Aletho News


PSA Peugeot Citroen, Renault ready to return to Iran market

Press TV – November 30, 2013

French automakers PSA Peugeot Citroen and Renault are planning to return to Iran’s market following a recent nuclear deal reached between Tehran and six major world powers in Geneva which will ease sanctions on auto industry.

According to the Geneva deal, the EU and US sanctions on Iran’s petrochemical export, gold and precious metals and auto industry as well as the supply of spare parts for the Iranian airplanes would be suspended.

French auto giants are poised to resume vehicle sales in Iran to reclaim their share of the huge Iranian market they lost after the implementation of sanctions against Tehran over its nuclear energy program in 2011.

Peugeot and Renault are among Western companies sending representatives to a crucial auto conference that was to open in the Iranian capital, Tehran, on Saturday.

Their participation in the conference has been interpreted by the media as a sign to mark their early return to the Iranian market before other competitors.

Renault and Peugeot have been production partners of Iran’s domestic majors – Iran Khodro and SAIPA.

Official data show the sanctions against Iran led to the unemployment of 100,000 workers and undermined the output of the two French giants.

A day after the nuclear deal between Iran and the six countries, Peugeot’s shares soared 4.50 percent to 10.69 euros and Renault rose 1.43 percent to 65.35 euros.

Iran used to be Peugeot’s second-biggest market in car sales volumes before Western sanctions against Tehran were toughened. In 2011, Iran accounted for 13 percent of Peugeot’s annual sales.

Peugeot has experienced an estimated four billion euros in lost sales after cutting ties with Iranian automaker Iran Khodro in February 2012 under pressure from its American partner company General Motors.

On July 26, Renault reported a huge fall in profits for the first half of 2013 after writing off the entire value of its business in Iran due to the US-led sanctions against Tehran.

The firm took a 512-million-euro (680-million-dollar) charge after halting its activities in Iran.

Last year, Renault sold a total of 100,783 vehicles in Iran, and had a 10-percent market share. The Middle Eastern country was Renault’s eighth-biggest global market by sales, above Italy where Renault sold 96,144 units and Spain where it sold 83,366 cars.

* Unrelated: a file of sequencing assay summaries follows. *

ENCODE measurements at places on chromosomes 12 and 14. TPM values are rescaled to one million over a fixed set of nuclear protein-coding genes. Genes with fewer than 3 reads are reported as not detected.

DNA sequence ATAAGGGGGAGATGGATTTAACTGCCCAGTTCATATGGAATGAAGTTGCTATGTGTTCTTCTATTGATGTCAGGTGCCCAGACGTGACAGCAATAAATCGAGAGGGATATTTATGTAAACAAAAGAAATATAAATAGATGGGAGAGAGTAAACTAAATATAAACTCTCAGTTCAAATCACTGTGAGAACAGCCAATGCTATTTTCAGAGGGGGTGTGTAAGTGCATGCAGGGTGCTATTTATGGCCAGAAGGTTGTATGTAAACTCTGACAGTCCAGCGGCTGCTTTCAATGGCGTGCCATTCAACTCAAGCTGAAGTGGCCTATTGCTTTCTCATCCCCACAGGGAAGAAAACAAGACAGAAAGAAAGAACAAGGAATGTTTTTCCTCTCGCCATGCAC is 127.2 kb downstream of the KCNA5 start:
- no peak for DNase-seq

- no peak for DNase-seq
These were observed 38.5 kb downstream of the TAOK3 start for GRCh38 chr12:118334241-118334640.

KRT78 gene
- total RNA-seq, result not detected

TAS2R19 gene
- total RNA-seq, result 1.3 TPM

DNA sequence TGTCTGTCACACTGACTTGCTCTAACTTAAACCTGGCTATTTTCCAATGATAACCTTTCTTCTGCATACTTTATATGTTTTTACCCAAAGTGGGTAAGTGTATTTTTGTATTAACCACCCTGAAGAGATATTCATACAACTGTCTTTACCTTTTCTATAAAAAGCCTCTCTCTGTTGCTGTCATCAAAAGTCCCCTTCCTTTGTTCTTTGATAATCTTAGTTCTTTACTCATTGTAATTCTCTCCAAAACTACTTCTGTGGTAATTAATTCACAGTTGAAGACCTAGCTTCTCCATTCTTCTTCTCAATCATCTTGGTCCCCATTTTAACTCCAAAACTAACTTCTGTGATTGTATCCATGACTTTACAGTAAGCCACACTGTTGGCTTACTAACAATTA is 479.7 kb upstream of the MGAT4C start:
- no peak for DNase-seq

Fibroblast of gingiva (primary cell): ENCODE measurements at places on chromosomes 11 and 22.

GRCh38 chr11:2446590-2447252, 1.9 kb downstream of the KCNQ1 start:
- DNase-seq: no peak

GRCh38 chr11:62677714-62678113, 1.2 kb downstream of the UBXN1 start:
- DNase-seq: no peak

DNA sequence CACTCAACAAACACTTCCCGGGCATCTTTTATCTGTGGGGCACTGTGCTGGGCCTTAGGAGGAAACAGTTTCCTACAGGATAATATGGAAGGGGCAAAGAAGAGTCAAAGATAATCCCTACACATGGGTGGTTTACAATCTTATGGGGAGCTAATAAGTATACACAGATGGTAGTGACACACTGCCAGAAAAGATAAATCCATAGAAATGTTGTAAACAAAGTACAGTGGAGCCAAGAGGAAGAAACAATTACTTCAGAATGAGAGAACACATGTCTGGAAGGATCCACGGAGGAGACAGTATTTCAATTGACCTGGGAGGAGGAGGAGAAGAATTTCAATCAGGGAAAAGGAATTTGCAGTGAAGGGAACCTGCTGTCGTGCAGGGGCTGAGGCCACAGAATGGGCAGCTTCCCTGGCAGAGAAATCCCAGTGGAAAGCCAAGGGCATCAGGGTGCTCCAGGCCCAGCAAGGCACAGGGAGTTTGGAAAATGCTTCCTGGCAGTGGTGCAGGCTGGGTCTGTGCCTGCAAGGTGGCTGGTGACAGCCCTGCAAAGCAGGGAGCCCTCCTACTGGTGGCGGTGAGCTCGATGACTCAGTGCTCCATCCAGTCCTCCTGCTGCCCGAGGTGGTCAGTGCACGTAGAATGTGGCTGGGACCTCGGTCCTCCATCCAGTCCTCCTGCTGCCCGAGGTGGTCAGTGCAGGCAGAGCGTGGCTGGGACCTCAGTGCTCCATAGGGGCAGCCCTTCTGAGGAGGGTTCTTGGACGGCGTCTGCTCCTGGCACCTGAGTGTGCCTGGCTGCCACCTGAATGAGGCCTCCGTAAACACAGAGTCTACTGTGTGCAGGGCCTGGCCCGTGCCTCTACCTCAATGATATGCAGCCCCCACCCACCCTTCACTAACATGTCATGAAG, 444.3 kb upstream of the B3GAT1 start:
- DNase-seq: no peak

On November 24, Iran and the five permanent members of the United Nations Security Council – Russia, China, France, Britain and the US – plus Germany sealed an interim deal in the Swiss city of Geneva to lay the groundwork for the full resolution of the West’s decade-old dispute with Iran over its nuclear energy program.

November 30, 2013 Posted by | Economics, Wars for Israel | , , , , , , | Leave a comment

European companies likely to be losers in US-Iran rapprochement

RT | October 9, 2013

If the sanctions against Iran are lifted, the Iranians will look mainly towards American firms in the oil and automobile sector to fill the gap, George Malbrunot, a journalist for French newspaper Le Figaro, told RT.

RT: Both Iran and the US are signaling a thaw in their political relations – what effect will it this have on economic ties and business? Does it look like the US is attempting to force out other companies from the Iranian market?

George Malbrunot: I think already there have been some secret contacts between US firms and Iranian counterparts in order to prepare, to anticipate the political deal between Iran and the United States. Mainly these contacts have occurred in the automobile sector. For the last year or more there have been some emissaries from General Motors, for example, going to Tehran to see their Iranian counterparts from Iran Khodro, in order to prepare the ground for the [return] of General Motors to Iran, which was very important before 1979.